HDD Used to Install Oregon High School’s Geothermal System
By Melissa Moody Jan 21, 2014
One of the greenest cities in the United States, — Portland, Ore. — is especially eco-conscious when it comes to urban and regional planning. And the suburbs around Portland are no exception. New construction projects are being designed with conservation in mind.
A new high school in Sandy, Ore., was no exception to the environmentally-friendly attitude builders and engineers around Portland possess. Located less than 30 miles outside of the city, the new school was designed to accommodate a growing high school population. The 310,000-sq ft building situated on 82 acres along Bell Street is almost double the size of its predecessor, and the campus will accommodate a minimum of 1,600 students and support space for an additional 200.
Prioritizing Energy Efficiency
To ensure environmental sustainability and build an efficient and cost-effective system for heating and cooling, the new school’s design included a geothermal system.
Geothermal systems use a safe, renewable source energy that is stored within the earth. A constant temperature is maintained below the earth’s surface and that energy can be harvested from its natural source to efficiently heat and cool a building. At the same time, the use of this type of energy does not harm the environment and is not reliant on non-renewable fossil fuels.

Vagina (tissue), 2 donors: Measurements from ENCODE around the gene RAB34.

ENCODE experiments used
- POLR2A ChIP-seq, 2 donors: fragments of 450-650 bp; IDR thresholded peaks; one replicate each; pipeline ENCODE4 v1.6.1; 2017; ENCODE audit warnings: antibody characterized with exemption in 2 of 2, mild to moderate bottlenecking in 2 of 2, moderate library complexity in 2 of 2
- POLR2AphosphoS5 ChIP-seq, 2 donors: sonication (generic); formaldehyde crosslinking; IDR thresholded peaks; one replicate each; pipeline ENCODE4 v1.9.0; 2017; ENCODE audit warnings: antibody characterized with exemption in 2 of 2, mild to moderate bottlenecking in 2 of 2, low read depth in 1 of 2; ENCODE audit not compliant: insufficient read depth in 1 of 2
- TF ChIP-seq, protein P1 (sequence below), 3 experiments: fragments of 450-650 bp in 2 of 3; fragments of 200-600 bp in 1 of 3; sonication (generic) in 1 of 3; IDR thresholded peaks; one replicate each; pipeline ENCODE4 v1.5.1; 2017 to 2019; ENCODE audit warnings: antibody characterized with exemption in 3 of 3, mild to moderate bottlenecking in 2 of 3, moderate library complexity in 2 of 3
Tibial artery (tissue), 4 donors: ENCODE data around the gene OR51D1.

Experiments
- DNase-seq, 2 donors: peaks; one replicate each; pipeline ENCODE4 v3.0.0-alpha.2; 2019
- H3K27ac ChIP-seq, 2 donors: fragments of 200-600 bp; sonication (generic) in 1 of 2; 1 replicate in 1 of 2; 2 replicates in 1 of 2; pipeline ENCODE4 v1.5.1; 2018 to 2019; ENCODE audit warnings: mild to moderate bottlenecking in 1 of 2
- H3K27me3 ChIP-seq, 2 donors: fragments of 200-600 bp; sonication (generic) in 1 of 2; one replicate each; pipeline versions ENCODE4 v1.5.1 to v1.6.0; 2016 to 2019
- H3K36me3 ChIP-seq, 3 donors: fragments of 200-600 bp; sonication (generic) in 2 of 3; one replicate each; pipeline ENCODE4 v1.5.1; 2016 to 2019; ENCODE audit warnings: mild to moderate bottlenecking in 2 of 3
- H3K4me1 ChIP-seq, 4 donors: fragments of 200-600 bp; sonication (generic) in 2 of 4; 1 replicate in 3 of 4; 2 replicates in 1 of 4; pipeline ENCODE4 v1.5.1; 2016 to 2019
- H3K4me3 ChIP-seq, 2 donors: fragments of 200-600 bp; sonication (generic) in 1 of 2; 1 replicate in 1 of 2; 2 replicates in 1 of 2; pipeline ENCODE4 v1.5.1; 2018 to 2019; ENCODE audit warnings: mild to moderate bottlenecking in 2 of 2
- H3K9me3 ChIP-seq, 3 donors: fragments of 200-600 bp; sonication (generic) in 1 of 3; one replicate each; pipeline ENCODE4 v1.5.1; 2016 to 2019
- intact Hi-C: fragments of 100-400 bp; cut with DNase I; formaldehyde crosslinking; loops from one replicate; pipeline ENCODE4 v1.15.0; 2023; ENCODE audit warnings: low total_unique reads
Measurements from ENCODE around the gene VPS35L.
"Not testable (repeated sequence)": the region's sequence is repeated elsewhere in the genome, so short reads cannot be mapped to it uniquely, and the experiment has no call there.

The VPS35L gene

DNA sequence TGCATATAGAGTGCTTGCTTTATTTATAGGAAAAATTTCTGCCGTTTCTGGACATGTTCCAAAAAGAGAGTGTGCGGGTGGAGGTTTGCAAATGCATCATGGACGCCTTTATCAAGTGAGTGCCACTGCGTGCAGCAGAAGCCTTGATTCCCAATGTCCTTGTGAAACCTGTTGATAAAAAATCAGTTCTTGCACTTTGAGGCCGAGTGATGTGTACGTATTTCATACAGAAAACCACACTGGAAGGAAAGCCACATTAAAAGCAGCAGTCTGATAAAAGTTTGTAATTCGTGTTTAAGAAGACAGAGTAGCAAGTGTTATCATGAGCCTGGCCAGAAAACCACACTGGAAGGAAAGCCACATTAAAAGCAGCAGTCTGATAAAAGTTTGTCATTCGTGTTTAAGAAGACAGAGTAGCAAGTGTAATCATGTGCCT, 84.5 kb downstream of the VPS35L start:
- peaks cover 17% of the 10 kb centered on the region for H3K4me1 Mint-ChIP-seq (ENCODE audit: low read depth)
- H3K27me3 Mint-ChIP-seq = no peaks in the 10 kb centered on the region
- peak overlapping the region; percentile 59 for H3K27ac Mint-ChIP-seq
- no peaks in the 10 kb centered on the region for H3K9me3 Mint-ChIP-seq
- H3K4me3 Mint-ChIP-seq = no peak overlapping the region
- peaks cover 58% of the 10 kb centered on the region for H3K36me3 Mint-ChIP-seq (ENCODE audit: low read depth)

In a geothermal system, the source of the energy from the earth is captured by creating a series of horizontal and vertical loops underground. The loops are filled with water (or a water-based liquid) and are connected to a heat pump inside the building. The pump circulates the liquid through the ground loops, which creates a heat exchange. A geothermal circuit vault works as the central control point of the geothermal well field where the loops are connected. A circuit vault that is prefabricated helps save time and money during installation.
For this project, Interface Engineering, of Portland, designed the building, Hoffman Construction Co. served as the general contractor and GeoTility Geothermal Systems was chosen as the main geothermal contractor. ISCO Industries LLC supplied the geothermal materials.
The project offered several unique building methods, like horizontal directional drilling (HDD) to install different sizes of high-density polyethylene (HDPE) Unicoils. A Unicoil is comprised of a manufactured u-bend that is factory fused to measured lengths of HDPE pipe. This was the first time HDD was used to install this type of piping for a geothermal system in the West. The pipe coils were installed under a field in order to connect to a geothermal circuit vault.
The Unicoil lengths were some of the longest that the HDD drilling company, Lovett Inc., had ever worked with — the longest of which were 750 ft (for a total of 1,510 ft) — and the longest to have been manufactured. According to Lovett project manager Waylon Knight, putting in a total of 610 ft of pipe was more typical for other types of HDD installations.
Addressing Geothermal Supply Needs
To meet the geothermal supply needs for the project, GeoTility worked with Shelby Heritage, with ISCO Industries to provide the materials. ISCO supplied a custom 72-in. HDPE Geothermal Circuit Maker Vault. The prefabricated vault included butt-fused circuitry and data-logged joints.